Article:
Located in the southwestern Pacific, New Zealand gives many travelers the impression that it's incredibly remote, as far away as it's possible to go. In reality, however, it's only three hours from Australia's eastern cities, and 12 from the West Coast of the U.S.A.
Getting around New Zealand isn't difficult once you're there either. In this small country divided into two main islands, key areas to visit are well connected by air and by road, and there are plenty of choices for how to move between destinations.
The main gateway for foreign visitors is Auckland Airport, though other cities also have international airports (including Christchurch, Wellington and Queenstown). They're served by a variety of international airlines including United, Air China, Emirates, LAN, Qantas, Jetstar, Virgin Australia and the country's national carrier, Air New Zealand.
The east coast of Australia is only a three-hour flight across the Tasman Sea, with multiple daily direct flights from Sydney, Brisbane, Melbourne and other major cities. The main carriers are Air New Zealand, Virgin Australia, Qantas and Jetstar.
Getting around New Zealand by plane is also easy, with domestic airports at many locations making almost every part of the country accessible. Air New Zealand is the primary local carrier, while Air Chathams provides scheduled flights from Auckland, Wellington and Christchurch to the Chatham Islands, and Stewart Island Flights links Invercargill, on the South Island, to Stewart Island.
One tip: If you're flying with Air New Zealand or Jetstar domestically, your flight will not include baggage or inflight services such as food; these are extra. The planes used by Air Chathams and Steward Island Flights are small and can get booked quickly, and they also have strict size and weight restrictions for both carry-on and checked luggage.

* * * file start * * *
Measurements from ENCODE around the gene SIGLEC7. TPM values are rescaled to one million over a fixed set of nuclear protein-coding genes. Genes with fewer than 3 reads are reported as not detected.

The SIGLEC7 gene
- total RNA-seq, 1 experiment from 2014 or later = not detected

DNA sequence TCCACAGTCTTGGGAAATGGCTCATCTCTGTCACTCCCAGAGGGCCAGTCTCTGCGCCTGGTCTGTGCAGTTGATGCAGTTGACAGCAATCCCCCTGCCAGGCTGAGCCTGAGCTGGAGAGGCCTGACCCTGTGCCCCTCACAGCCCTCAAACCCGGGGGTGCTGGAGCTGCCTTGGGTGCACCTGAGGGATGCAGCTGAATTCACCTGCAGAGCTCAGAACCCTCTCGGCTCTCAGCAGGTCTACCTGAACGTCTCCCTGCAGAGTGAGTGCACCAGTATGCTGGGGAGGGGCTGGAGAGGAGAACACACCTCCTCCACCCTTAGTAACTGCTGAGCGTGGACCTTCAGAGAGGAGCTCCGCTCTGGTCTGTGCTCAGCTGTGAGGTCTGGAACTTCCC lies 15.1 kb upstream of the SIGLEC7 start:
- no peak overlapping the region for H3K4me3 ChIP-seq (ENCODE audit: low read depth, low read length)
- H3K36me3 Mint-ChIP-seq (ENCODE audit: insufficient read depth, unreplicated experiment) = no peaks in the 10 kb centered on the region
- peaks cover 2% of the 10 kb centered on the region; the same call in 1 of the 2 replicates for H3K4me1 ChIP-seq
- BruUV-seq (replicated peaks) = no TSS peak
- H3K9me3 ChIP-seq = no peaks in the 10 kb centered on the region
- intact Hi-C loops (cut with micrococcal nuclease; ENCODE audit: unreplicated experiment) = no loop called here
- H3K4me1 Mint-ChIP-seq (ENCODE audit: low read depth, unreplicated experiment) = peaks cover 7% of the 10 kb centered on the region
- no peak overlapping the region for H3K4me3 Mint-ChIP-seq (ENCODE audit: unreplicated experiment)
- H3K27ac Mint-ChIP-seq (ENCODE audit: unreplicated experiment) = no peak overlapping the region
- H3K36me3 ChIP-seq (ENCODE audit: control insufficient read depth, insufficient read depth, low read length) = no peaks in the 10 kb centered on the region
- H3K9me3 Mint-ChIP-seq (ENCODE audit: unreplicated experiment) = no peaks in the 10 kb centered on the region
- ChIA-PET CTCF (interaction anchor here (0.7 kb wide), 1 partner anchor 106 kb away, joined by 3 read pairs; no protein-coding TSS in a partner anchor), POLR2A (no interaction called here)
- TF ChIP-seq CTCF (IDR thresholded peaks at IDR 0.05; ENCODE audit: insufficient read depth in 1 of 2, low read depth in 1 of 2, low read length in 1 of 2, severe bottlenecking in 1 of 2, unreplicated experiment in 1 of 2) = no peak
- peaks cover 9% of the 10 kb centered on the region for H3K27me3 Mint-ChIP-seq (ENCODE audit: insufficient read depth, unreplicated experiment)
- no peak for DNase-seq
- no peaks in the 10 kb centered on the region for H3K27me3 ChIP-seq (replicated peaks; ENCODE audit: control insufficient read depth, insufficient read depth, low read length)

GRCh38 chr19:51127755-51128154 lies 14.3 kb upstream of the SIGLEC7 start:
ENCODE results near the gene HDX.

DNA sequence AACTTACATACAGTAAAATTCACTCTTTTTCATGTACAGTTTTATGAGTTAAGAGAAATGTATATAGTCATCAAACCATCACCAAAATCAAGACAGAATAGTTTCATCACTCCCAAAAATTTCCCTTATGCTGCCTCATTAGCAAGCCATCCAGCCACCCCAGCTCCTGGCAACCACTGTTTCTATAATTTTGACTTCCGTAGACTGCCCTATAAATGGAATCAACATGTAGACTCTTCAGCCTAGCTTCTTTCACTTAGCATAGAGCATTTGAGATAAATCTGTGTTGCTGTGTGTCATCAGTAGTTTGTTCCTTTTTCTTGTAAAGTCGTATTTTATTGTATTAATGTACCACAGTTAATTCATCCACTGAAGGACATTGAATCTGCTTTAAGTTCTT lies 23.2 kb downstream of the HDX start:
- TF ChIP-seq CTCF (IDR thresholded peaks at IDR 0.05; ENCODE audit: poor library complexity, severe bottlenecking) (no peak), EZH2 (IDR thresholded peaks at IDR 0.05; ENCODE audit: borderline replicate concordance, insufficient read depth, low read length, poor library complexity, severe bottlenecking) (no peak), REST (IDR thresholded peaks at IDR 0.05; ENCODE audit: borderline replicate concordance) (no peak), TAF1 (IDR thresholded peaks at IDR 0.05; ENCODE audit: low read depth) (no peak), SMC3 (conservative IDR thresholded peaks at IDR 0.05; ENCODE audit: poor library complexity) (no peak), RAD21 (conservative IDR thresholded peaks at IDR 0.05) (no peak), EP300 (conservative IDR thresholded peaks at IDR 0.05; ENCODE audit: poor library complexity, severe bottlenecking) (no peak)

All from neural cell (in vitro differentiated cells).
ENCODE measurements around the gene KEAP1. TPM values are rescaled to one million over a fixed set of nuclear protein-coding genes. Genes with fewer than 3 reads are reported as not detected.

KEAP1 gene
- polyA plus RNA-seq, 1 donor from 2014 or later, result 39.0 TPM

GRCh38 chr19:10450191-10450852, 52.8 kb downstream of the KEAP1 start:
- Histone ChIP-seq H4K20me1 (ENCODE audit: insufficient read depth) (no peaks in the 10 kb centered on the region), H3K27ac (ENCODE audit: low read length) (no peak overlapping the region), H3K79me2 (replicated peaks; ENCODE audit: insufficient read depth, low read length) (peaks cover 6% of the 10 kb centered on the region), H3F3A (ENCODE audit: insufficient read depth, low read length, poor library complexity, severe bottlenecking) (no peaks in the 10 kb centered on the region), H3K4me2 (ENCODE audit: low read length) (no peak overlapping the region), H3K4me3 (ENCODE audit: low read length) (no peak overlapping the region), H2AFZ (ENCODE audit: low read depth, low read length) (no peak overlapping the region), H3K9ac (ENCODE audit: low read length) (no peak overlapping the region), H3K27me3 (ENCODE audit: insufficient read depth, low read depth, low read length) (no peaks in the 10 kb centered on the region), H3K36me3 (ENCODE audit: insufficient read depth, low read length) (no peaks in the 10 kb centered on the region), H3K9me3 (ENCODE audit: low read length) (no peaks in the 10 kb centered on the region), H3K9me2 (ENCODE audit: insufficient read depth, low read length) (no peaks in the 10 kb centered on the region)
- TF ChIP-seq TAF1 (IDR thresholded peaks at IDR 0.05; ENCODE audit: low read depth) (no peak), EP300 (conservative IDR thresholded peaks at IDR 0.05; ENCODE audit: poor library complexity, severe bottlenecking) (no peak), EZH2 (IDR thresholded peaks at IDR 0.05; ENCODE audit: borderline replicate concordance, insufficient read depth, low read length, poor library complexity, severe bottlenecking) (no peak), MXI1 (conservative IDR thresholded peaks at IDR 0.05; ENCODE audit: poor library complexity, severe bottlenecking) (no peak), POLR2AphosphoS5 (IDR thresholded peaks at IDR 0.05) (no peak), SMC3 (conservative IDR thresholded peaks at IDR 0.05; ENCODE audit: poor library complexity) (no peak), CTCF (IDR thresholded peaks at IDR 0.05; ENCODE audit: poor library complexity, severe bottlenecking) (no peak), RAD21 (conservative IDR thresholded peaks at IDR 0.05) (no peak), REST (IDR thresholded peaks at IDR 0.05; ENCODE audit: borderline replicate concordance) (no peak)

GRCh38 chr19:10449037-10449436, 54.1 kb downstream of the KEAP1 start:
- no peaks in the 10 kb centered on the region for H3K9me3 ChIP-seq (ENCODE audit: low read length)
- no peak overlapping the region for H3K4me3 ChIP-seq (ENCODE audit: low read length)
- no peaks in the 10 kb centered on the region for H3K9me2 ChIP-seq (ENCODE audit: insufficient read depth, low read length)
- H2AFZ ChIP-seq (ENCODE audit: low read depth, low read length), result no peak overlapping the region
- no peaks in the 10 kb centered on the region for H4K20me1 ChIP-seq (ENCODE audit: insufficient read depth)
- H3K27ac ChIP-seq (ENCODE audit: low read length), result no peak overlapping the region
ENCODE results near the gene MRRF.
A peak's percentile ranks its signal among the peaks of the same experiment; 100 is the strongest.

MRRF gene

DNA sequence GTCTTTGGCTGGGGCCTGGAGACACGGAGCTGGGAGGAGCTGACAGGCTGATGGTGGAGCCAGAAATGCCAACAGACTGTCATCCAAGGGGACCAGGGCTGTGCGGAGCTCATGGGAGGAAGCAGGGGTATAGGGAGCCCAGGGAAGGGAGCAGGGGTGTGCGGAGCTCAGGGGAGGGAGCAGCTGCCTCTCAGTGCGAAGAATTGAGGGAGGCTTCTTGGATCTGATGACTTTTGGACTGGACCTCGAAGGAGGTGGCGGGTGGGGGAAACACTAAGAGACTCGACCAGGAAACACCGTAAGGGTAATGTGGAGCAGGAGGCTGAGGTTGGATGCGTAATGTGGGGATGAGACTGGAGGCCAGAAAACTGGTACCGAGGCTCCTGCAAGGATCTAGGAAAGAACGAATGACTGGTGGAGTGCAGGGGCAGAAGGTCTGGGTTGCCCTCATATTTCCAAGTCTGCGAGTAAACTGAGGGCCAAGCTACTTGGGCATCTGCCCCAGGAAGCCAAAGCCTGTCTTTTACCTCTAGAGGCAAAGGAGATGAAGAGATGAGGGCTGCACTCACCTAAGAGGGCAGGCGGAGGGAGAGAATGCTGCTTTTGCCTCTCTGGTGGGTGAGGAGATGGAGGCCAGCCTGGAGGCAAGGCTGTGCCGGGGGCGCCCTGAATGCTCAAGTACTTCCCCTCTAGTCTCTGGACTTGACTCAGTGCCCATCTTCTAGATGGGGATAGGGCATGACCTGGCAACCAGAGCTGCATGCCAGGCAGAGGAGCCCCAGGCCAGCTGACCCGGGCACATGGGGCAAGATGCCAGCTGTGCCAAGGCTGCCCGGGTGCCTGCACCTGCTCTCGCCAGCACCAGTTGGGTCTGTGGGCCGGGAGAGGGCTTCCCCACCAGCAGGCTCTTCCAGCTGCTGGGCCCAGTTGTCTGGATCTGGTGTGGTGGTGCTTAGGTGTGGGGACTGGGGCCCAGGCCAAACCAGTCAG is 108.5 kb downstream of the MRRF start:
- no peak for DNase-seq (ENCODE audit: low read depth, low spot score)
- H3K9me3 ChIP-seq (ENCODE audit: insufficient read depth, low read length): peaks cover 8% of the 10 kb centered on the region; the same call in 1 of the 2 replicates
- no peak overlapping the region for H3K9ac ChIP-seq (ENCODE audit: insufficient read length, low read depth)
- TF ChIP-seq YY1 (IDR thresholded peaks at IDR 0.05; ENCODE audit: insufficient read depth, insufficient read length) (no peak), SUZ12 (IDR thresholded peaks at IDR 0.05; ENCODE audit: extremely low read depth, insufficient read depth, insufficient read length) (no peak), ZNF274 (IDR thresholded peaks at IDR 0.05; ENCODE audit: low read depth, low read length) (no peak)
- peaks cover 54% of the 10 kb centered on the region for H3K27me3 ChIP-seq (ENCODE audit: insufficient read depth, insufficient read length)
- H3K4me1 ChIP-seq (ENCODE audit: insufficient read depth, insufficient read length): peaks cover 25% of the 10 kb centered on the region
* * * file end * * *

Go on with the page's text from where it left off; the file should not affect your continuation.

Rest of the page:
Renting a car is favored by many visitors as it allows for greater flexibility than taking public transportation. There are other bonuses: the driving distances between many places usually aren't that great compared to some countries, and you can get away from the typical tourist traps. There's also a wide range of vehicles available to suit all budgets, and the quality of roads in New Zealand is generally high, with traffic light outside of the major cities.
Most of the big international car rental companies are represented, including Avis, Budget and Thrifty, as well as locally owned companies such as Ace Rental Cars and Apex Car Rentals. Generally, the longer your rental period, the cheaper the daily rate. If you need a one-way rental between locations, choose one of the larger companies as the smaller ones may only allow for return journeys.
You can legally drive in New Zealand for up to 12 months if you have a current driver's license from your home country, but if it isn't in English, bring a translation with you. To rent a car, you need to be 21 or older; some companies may ask drivers under age 25 to pay a young driver surcharge, and restrict them to certain types of vehicles. Finally, remember that Kiwis drive on the left, the same as in Australia and the United Kingdom.
Traveling by bus and coach is ideal if you're on a budget or you prefer to sit back and enjoying the passing scenery while someone else does all the work. Fortunately, New Zealand has a good public transport system, connecting cities to popular tourist destinations.